Looking to John Coltrane for inspiration and direction, Australian reed player Graham Jesse's maiden album dwells on the impressionistic side of jazz without becoming mysteriously abstract. He favors the gentle side of Coltrane rather than the avant-garde. Most of the items on the play list have been composed by Jesse with melody in mind, combined with layers of rich harmonics. This philosophy is evident on "Since We Said," where the tenor is full and powerful while at the same time exuding a feeling of mellowness. "rf021273" kicks off with chords lifted almost note for note from Sonny Rollins' "St. Thomas," with Jesse's tenor adopting a biting, harsh tone, moving closer to straight-out hard bop. The McCoy Tyner-like piano of Matt McMahon is a dominant factor. Everyone gets a chance to say something. Alan Turnbull gets a lengthy drum break about halfway through, while Adam Armstrong's bass is the adhesive to bind everyone together. "Raw" is similarly generous with the distribution of solo time, except that there is a significant presence by James Muller on guitar and McMahan moves over to the Rhodes piano, giving the tune a funky ambience. The title tune, "In the Flow," is a stream of consciousness expressed by Jesse's flute played over McMahon's Rhodes. This CD might easily be shoved into the smooth jazz category. However, there is an individuality about each of these tunes that distinguishes one from another. Even the soprano sax on "Orange Sunset" avoids that cloying, whiny effect associated with the smooth jazz genre. There is enough good material on this CD for those interested in hearing some excellent original material well played. Recommended.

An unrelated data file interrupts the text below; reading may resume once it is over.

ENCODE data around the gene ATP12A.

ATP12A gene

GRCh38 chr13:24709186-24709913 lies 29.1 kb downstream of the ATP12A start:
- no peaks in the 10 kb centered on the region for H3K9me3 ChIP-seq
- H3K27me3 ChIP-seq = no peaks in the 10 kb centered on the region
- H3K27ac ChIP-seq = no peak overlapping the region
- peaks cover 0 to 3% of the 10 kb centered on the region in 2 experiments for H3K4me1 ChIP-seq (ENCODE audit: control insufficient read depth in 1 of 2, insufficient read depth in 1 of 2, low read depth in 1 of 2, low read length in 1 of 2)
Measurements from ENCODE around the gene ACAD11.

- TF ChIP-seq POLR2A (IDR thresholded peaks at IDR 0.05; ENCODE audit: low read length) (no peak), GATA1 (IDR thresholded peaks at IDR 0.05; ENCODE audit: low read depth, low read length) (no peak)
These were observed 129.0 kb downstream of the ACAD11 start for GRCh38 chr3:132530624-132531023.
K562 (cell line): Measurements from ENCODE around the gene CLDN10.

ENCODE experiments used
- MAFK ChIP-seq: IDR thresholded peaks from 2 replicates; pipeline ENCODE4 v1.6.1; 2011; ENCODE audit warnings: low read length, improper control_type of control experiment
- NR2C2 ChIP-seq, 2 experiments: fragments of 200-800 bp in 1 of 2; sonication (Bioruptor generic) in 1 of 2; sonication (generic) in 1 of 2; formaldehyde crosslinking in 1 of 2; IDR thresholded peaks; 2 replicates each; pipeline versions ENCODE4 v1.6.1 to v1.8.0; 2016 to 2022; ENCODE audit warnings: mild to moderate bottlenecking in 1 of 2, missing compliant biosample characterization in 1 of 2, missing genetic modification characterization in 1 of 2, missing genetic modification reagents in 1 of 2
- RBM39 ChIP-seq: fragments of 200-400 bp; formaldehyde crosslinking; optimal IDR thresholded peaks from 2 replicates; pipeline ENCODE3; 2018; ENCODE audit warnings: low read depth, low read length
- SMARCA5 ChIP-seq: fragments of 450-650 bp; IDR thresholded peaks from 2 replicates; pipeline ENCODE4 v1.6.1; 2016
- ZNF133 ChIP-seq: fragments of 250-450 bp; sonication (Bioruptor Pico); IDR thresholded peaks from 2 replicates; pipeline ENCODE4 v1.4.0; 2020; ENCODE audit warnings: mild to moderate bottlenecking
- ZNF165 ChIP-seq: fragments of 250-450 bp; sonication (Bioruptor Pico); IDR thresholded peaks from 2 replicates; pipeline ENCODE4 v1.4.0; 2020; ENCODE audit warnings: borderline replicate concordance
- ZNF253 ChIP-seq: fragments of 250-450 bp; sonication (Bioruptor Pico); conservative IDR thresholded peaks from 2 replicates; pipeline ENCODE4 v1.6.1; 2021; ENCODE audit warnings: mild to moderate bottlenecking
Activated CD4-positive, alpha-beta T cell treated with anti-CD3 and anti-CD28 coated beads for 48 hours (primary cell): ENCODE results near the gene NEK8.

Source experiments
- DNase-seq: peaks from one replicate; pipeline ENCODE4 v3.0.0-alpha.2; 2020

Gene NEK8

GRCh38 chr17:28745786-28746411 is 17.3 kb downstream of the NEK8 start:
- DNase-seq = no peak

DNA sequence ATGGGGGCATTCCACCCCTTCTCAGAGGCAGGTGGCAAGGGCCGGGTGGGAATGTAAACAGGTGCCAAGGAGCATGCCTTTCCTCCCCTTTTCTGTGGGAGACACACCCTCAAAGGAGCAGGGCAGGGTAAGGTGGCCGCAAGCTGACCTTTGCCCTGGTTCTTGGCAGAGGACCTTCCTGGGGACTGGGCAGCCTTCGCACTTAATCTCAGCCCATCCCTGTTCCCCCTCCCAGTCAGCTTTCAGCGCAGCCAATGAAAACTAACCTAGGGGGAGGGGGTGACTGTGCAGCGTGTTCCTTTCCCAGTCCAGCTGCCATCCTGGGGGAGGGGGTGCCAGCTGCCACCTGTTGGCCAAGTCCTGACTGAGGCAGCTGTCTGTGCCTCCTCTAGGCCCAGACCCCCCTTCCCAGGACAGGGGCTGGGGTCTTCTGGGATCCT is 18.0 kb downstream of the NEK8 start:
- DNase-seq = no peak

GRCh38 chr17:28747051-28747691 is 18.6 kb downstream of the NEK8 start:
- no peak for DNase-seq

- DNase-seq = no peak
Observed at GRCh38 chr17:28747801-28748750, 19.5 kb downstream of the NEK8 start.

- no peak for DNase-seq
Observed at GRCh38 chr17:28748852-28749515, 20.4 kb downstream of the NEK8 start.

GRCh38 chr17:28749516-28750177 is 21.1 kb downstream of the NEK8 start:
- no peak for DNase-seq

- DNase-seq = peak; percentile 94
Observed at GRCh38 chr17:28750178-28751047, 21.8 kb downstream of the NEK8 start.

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AllMusic Review by Dave Nathan